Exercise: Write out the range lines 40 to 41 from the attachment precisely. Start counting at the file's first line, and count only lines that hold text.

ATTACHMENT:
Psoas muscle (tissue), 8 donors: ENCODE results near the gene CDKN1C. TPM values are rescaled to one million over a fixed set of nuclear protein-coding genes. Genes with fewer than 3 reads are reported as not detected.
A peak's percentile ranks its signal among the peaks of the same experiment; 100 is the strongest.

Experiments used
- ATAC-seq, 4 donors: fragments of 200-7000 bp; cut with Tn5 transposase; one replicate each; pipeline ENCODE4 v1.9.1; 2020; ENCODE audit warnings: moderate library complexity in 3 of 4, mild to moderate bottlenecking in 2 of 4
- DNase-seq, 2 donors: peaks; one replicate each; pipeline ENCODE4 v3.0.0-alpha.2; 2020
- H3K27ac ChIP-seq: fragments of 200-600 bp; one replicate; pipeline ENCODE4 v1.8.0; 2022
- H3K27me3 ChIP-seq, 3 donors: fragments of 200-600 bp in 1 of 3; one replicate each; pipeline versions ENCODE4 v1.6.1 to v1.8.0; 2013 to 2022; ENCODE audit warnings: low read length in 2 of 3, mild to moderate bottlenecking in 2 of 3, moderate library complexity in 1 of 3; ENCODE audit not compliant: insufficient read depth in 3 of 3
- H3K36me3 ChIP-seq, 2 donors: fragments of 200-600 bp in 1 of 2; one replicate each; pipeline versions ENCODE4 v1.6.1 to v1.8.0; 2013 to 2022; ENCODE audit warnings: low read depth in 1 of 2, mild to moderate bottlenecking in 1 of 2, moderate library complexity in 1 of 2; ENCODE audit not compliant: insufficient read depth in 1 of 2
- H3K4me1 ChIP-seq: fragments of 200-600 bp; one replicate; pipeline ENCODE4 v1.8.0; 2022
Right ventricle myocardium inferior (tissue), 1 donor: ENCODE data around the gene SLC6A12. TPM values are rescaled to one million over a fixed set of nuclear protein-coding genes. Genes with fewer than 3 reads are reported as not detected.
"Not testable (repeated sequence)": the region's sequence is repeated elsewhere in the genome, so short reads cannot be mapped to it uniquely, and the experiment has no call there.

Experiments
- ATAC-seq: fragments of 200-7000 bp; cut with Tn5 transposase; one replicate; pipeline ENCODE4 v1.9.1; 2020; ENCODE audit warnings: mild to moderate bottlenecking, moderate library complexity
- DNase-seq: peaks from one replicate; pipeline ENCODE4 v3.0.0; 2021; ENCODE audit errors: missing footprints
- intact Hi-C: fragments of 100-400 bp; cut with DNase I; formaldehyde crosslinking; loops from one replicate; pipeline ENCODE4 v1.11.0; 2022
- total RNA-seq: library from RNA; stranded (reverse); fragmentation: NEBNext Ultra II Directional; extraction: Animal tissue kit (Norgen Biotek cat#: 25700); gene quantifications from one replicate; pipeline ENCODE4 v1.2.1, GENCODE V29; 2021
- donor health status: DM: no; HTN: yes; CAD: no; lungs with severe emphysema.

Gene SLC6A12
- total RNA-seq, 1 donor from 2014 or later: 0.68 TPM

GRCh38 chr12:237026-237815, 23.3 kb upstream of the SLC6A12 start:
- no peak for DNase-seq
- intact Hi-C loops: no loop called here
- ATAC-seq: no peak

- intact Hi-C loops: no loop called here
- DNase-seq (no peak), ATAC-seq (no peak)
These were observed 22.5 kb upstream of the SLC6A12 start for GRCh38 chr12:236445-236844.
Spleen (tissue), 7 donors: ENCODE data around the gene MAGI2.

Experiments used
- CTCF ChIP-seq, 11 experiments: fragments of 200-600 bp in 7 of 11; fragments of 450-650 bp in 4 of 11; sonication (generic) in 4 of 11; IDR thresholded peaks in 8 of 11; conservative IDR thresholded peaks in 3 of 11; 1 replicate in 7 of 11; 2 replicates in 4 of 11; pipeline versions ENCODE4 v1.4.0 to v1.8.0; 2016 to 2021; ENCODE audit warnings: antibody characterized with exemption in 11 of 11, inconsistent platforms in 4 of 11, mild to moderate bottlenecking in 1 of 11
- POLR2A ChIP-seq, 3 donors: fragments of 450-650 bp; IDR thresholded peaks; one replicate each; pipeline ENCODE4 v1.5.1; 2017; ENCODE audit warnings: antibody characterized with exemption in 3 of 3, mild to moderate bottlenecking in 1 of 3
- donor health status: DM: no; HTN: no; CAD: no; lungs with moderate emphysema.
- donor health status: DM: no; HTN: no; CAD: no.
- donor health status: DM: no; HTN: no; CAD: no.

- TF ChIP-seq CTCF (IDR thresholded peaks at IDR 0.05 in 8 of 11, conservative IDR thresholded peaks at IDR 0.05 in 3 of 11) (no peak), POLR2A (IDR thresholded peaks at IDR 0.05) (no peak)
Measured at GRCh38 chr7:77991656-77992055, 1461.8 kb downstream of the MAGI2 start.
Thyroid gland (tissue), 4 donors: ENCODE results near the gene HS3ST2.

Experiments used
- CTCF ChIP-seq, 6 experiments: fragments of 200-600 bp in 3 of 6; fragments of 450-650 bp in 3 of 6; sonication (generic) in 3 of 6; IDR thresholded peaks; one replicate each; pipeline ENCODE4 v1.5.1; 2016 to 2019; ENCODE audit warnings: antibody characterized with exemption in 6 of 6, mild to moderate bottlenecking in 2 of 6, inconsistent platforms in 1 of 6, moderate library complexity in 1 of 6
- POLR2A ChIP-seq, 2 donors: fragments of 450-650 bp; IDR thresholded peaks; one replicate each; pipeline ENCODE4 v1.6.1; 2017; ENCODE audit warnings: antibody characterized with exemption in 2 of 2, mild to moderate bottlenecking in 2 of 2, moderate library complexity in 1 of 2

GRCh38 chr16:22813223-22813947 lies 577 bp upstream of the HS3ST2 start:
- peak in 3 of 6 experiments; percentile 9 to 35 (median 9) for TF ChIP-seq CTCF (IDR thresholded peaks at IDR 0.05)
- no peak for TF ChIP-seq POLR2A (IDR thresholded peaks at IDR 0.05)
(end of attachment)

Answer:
GRCh38 chr16:22813223-22813947 lies 577 bp upstream of the HS3ST2 start:
- peak in 3 of 6 experiments; percentile 9 to 35 (median 9) for TF ChIP-seq CTCF (IDR thresholded peaks at IDR 0.05)